• Finally, aligning portfolio to meet these needs:

    • Annuities

    • Volatility of portfolio (can you ride out a bear market like 2000-2003??)

    • 100—age = % of equities – how valid is this assumption, especially with longevity (Fidelity uses age 92 for males, 94 for female)

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Keep it Real

  • Keep accounts separate if possible in case of divorce (community property)

  • Be generous with your spouse

    • If they stay at home, give them contributions

    • Makes you look nicer to the judge

  • Protect your backside!!!

  • 50% in most divorces go to the spouse anyway, so save the transfer tax!

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  • Major changes:

    • Defined benefit programs are declining in availability and funding

    • Companies changing plans or have reorganized because they can not fund defined benefit plans

    • Cost of retirees and benefits on every new GM car approaches $1700-2000

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  • Business has been responding by putting the burden on the employee with 401 (k) plans, or other plans

  • Less expensive programs (Cash balance, defined benefit plans eliminated) put the employee at risk

  • Therefore, you have to be your own best friend!!!!!!

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  • Government recognizes problems and is increasing limits for donation, number of potential programs, i.e., Universities now have defined, 403 (b), 457. Self employed SEPs, IRA

  • The Social security problem

  • Medicare and health care cost are sky rocketing

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Retirement Planning

  • Starts with your first practice and will continue through your career

  • Tax deferred vehicles enhance portfolio growth and should be the most important goal

  • As you age and your portfolio grows, diversification becomes more important

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Retirement Planning

  • Rules have changed substantially in the past 5 years

  • Recognition of poor savings, especially by the “boomers”

    • Many breaks for those individuals over 50 with increased contribution levels

  • More companies looking at employees to automatically “opt in” and if not, then must make a conscious effort to “opt out”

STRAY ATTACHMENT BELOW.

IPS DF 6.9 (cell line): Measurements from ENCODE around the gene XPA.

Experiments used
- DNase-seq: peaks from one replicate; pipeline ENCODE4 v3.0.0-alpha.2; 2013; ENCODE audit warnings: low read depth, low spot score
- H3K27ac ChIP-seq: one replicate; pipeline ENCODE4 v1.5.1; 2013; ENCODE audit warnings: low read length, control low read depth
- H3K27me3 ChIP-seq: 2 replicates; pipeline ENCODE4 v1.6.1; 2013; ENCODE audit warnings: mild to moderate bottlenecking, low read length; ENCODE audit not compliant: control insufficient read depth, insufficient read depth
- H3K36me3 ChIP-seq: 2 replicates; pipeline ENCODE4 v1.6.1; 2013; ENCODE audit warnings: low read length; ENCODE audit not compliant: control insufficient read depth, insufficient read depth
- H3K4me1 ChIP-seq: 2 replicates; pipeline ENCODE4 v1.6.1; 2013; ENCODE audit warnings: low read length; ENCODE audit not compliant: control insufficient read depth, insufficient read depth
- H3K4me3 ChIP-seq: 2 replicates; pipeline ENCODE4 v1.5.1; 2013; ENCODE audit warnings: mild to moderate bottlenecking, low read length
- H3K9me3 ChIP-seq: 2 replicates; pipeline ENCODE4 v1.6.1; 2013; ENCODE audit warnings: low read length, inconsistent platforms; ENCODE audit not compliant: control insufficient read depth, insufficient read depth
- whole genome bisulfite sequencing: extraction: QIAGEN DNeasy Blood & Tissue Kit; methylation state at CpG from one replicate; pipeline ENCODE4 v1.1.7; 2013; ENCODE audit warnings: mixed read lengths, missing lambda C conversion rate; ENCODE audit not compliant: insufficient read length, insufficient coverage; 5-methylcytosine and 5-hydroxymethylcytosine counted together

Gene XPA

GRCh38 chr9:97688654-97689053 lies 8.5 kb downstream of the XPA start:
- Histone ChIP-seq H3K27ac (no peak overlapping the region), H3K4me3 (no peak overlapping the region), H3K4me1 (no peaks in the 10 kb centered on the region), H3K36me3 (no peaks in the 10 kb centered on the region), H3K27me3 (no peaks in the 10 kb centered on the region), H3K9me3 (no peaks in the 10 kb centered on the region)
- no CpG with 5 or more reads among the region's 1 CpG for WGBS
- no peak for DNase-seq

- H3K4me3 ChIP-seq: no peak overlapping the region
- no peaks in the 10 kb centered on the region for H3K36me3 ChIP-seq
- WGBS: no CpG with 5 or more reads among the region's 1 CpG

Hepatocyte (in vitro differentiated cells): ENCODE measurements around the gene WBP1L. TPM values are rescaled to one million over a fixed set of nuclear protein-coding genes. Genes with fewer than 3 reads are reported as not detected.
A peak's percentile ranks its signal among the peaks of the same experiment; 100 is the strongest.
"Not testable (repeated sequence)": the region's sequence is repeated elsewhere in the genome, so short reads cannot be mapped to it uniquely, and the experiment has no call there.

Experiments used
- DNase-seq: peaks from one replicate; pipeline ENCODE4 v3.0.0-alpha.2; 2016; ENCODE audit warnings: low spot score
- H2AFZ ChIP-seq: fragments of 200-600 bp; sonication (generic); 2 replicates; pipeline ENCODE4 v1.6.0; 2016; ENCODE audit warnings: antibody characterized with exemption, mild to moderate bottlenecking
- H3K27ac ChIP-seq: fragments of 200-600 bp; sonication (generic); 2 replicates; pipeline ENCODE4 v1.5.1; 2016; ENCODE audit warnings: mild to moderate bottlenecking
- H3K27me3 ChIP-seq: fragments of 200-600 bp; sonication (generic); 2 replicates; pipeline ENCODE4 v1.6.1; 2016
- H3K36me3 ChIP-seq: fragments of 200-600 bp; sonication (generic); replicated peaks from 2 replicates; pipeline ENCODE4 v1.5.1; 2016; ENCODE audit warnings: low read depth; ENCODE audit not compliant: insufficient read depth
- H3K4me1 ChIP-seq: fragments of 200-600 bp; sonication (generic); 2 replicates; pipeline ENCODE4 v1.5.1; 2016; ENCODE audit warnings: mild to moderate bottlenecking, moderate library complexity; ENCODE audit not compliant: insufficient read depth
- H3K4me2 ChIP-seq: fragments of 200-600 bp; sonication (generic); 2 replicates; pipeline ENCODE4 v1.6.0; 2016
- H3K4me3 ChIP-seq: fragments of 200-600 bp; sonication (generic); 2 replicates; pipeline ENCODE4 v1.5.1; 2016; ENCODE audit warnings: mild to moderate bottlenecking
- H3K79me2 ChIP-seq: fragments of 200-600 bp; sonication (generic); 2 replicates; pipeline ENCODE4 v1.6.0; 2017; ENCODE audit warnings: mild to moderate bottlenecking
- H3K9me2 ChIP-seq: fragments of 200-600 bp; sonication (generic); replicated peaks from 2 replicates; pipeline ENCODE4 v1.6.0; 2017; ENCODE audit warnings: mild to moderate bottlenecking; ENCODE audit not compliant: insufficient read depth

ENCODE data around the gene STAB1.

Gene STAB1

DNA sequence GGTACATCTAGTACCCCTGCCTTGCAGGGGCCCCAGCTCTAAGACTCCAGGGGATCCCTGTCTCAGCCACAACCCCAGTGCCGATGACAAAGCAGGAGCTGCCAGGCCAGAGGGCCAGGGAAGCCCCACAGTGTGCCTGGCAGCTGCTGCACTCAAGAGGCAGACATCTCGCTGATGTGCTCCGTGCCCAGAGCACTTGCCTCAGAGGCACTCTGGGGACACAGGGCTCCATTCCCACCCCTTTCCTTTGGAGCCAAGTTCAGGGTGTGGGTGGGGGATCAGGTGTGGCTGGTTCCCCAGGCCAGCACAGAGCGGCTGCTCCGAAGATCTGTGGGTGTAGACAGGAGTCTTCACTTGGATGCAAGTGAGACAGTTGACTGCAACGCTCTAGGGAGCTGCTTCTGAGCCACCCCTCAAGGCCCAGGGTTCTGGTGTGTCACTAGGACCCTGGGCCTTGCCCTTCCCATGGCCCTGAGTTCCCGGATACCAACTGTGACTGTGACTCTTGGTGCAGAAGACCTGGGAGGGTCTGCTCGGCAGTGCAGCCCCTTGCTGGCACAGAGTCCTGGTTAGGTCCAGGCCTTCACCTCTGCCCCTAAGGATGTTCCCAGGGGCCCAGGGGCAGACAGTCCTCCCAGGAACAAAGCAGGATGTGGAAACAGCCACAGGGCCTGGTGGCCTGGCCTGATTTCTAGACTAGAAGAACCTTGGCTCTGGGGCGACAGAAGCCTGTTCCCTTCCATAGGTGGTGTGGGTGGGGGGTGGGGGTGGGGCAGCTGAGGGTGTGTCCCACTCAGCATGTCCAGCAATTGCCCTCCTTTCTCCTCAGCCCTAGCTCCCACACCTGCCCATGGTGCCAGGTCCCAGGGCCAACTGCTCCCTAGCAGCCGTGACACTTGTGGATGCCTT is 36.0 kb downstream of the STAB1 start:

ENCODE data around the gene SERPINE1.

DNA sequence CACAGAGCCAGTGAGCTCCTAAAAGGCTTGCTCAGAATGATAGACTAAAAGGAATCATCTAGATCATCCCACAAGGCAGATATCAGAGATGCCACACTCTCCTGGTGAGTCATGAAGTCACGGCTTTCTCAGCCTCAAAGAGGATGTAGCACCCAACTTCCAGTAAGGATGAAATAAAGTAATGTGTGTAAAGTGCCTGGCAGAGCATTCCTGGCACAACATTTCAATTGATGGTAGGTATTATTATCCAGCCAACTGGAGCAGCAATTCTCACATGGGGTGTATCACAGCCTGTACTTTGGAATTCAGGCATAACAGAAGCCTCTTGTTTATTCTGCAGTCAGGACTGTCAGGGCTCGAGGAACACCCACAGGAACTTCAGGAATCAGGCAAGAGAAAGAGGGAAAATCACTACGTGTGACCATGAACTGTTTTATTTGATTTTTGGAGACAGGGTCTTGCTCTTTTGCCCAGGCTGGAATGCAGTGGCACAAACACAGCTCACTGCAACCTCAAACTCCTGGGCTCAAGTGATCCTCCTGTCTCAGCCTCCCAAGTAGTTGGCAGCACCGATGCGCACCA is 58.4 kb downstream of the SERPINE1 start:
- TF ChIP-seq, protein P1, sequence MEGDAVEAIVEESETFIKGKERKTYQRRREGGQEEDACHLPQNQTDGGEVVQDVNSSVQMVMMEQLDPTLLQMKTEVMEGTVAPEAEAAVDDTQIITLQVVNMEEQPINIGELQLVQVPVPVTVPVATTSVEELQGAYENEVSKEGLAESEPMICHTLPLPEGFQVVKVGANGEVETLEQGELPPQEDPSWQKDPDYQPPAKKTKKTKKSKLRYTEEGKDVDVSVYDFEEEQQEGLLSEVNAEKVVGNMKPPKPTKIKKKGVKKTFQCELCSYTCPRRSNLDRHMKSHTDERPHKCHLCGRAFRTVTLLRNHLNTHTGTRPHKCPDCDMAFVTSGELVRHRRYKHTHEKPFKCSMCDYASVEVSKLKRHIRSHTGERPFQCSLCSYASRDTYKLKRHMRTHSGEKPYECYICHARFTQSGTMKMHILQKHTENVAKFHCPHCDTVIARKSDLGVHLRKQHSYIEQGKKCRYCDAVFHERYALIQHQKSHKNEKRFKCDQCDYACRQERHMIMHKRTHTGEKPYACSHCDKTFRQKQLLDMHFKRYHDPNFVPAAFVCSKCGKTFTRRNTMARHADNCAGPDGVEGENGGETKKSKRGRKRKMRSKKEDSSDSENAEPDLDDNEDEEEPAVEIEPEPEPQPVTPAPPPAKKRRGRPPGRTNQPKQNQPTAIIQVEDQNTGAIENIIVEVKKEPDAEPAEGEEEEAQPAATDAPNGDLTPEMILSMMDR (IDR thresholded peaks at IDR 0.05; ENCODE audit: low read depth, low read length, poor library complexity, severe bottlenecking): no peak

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Retirement Plans

  • Many corporations once had a defined benefit plan for employees

  • Additionally, they may offer a 401(k) with matching contributions

  • Non-profit organizations may offer a 403 (b) plan, essentially the same as a 401 (k), with limitations on investments vehicles

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Retirement Plans

  • Newer plans are being offered that allow high income earners to start their own plan, but it requires substantial and continued vesting for minimum of 5 years (i.e., 100,000 per year for 5 years)

  • When evaluation plans, make sure that employees are considered (or you can pay significant penalties and go to jail)

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Retirement Plans

  • Self employed physicians have choices (Stocks, bonds, annuities, mutual funds, real estate, CDs—no life insurance allowed!!):

    • IRA: Most physicians make more than Roth levels (150-160,000). Maximum contribution is $4,000 and earnings are not taxed until withdrawal

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Traditional IRA

  • May fund until age 70 ½, earned income

  • 10% penalty if withdrawn prior to age 591/2, minimum distributions after 701/2

  • Phase out for non-taxable contribution for 2005 is 70,000 joint, 50,000 single

  • May use post tax dollars

  • Grows tax free

  • Keep your statement—post tax dollars will not be taxed again

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Roth IRA

  • May contribute after 70

  • Contributions are after tax dollars, but after 5 years, money is tax free when distributed

  • No minimum distributions except beneficiary

  • 2010 may role traditional IRA to Roth’s but have to pay income tax on proceeds

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Roth IRA

  • Income limitations 150,000 joint 95,000 single with phase outs (160,000 joint, 110,00 single)

  • May use $10,000 for first house

  • Same contribution limitations as traditional IRA